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Beware of Ergot-contaminated Livestock Feeds

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The black kernels in this wheat are infected with ergot. (NDSU photo) The black kernels in this wheat are infected with ergot. (NDSU photo)
Ergot has developed on this quackgrass. (NDSU photo) Ergot has developed on this quackgrass. (NDSU photo)
Ergot has been found in several parts of North Dakota.

Although ergot is not a new problem in North Dakota, more of it is being documented in several areas of the state, according to Gerald Stokka, North Dakota State University Extension veterinarian and livestock stewardship specialist.

Ergot is a fungal disease that can develop in grasses and cereal grains, and it can be toxic to livestock that consume it.

“Ergotism is generally a sporadic disease that can affect ruminants, horses, swine and humans,” Stokka says. “Clinical signs in cattle are gangrenous (death of soft tissue) or cutaneous (affecting the skin) ergotism, lameness, elevated body temperature, reduction in feed intake and possibly reduced fertility.”

Ergot sclerotia (hard, dark fungi bodies) mature at the same rate as plant seeds and can fall to the ground to overwinter and possibly germinate the following year. The purplish-black, hard ergot sclerotia contain toxic alkaloids (organic compounds of plant origin) responsible for ergotism in animals. Symptoms typically are the death of most or all of the cells in the tip of the ears, tail and coronary band above the hoof wall.

“Milk production can decrease in animals exposed to ergot alkaloids,” says Michelle Mostrom, a toxicologist at the NDSU Veterinary Diagnostic Laboratory.

“This spring’s cool and damp weather delayed planting of cereal grains,” says Andrew Friskop, NDSU Extension plant pathologist. “In June, this weather contributed to the germination of ergot sclerotia, leading to spore release and infection in grass hosts.”

Ergotism is most prevalent in late summer, when the seed heads of grass mature.

Cereal grains such as rye, triticale, wheat, barley and oats and a variety of grasses (brome, timothy, quack grasses, blue grasses and others) can develop the ergot body in the grains’ seed ovary.

The amount of ergot alkaloids in sclerotia varies widely. Ruminants consuming rations with 0.3% to 1% or more sclerotia can develop gangrenous ergotism. Researchers estimate that ergot alkaloid concentrations between 0.2 and 0.8 milligram per kilogram or part per million in the total feed ration can produce ergotism in livestock.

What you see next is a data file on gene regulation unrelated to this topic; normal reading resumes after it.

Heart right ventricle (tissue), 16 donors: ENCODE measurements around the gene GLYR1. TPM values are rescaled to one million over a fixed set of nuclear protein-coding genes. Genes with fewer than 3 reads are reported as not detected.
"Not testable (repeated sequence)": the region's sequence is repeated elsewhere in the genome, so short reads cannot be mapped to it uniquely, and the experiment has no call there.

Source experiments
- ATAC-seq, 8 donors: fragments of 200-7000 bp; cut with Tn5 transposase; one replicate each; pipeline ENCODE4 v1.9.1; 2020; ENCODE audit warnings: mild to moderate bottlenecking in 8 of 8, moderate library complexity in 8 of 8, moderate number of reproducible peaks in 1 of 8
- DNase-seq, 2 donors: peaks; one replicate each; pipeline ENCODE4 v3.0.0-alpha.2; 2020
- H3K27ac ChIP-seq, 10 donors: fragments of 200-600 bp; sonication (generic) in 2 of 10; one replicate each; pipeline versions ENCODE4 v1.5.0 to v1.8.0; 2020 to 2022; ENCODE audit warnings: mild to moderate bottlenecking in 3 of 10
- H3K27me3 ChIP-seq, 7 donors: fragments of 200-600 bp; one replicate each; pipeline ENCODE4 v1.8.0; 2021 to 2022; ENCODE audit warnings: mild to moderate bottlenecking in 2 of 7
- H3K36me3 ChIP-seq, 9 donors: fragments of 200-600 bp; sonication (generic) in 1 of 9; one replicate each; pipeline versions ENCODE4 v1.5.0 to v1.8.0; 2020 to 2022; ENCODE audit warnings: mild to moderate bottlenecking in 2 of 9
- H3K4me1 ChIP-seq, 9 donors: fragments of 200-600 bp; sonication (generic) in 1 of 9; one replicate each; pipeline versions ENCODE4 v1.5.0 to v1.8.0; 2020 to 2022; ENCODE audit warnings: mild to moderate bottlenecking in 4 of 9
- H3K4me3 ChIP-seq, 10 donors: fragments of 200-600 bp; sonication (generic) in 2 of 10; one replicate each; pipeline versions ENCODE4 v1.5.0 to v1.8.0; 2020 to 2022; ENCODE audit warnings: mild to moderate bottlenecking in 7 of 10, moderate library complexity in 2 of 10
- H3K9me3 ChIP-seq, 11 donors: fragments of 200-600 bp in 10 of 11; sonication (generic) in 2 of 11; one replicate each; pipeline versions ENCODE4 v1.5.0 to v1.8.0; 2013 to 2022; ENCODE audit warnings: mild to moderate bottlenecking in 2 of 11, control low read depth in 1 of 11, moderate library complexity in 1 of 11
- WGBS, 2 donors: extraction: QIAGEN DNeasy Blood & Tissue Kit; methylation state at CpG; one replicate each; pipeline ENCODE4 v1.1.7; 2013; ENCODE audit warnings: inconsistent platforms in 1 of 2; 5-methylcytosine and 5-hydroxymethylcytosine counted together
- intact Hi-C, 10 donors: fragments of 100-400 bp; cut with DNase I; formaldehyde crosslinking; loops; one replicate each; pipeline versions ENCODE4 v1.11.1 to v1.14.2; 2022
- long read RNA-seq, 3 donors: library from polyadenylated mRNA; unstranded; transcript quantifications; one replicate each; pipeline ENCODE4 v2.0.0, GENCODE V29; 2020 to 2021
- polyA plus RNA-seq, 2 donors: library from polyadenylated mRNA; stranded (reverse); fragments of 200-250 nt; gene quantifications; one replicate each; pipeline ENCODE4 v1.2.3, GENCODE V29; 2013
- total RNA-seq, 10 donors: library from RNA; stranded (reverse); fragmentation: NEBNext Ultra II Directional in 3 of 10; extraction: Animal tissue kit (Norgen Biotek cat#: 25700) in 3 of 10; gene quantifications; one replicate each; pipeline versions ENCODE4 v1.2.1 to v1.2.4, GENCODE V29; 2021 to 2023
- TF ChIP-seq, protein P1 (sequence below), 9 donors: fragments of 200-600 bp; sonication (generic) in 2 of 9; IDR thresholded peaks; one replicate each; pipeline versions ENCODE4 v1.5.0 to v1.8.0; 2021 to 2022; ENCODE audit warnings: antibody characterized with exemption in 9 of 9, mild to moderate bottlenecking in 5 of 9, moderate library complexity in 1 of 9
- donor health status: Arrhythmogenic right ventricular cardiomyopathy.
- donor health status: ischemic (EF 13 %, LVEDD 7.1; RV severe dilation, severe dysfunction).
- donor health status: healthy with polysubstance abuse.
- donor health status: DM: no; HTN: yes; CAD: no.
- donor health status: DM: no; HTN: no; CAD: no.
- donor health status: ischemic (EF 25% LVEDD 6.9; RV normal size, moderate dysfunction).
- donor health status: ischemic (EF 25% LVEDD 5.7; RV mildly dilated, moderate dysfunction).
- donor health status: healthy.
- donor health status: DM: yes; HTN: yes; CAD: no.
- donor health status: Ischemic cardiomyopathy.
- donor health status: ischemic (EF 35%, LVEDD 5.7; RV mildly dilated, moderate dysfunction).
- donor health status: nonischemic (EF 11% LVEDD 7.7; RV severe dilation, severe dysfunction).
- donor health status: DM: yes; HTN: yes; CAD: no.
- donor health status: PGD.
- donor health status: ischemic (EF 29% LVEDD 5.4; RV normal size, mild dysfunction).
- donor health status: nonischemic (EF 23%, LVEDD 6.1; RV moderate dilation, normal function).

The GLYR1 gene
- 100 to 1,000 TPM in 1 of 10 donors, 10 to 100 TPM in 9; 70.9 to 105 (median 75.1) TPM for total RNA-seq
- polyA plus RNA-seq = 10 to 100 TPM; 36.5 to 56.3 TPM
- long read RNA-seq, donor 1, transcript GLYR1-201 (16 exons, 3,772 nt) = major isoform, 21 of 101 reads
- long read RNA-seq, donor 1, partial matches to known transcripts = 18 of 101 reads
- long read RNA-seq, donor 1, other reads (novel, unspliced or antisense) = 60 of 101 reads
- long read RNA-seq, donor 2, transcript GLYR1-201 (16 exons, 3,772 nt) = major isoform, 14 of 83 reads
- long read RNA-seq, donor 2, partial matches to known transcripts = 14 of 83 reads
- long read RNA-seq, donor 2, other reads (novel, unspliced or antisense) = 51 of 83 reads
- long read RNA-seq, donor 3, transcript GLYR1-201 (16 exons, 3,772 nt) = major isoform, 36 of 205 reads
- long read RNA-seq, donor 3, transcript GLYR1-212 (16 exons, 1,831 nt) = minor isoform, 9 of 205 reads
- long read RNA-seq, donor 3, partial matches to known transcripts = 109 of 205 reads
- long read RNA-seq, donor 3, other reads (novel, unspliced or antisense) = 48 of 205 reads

“The key to the successful treatment of ergotism in animals is early recognition of the clinical signs and removal of the animals from ergot-contaminated grains, hay, processed feeds or pastures,” Stokka says.

“The risk of ergotism increases in pregnant and lactating cows,” he adds. “Watch mammary development in susceptible animals for earlier recognition of the disease. Also, visually monitor feed for the presence of ergot sclerotia.”

Because of the huge variation of different ergot alkaloid concentrations in individual sclerotia, the evaluation of sclerotia in grain by weight for toxicity is misleading. Mostrom recommends producers submit a representative sample of grains and grasses to a veterinary diagnostic lab for ergot alkaloid testing before feeding it to livestock.

The analyses will provide information on the risk of ergot alkaloids to different species of animals. The NDSU Veterinary Diagnostic Laboratory at Fargo (https://www.vdl.ndsu.edu) analyzes grains and grasses for ergot alkaloids. Ergot testing is not performed in biological tissues.

Extension specialists recommend that producers also avoid feeding animals grain screenings, which can contain a higher proportion of ergot bodies. Screenings can contain many seeds or material.

Karl Hoppe, Extension livestock systems specialist at NDSU’s Carrington Research Extension Center, says identification of ergot in grain screenings is important. He recommends producers look for black kernels and break them in half. If the black kernel is white on the inside, it’s indicative of ergot. If the center is black, it might be rat feces instead of grain. Both should be avoided for livestock feed.


NDSU Agriculture Communication – Sept. 19, 2019

Source:Gerald Stokka, 701-231-5082, gerald.stokka@ndsu.edu
Source:Michelle Mostrom, 701-231-7529, michelle.mostrom@ndsu.edu
Source:Andrew Friskop, 701-231-7627, andrew.j.friskop@ndsu.edu
Source:Karl Hoppe, 701-652-2951, karl.hoppe@ndsu.edu
Editor:Ellen Crawford, 701-231-5391, ellen.crawford@ndsu.edu
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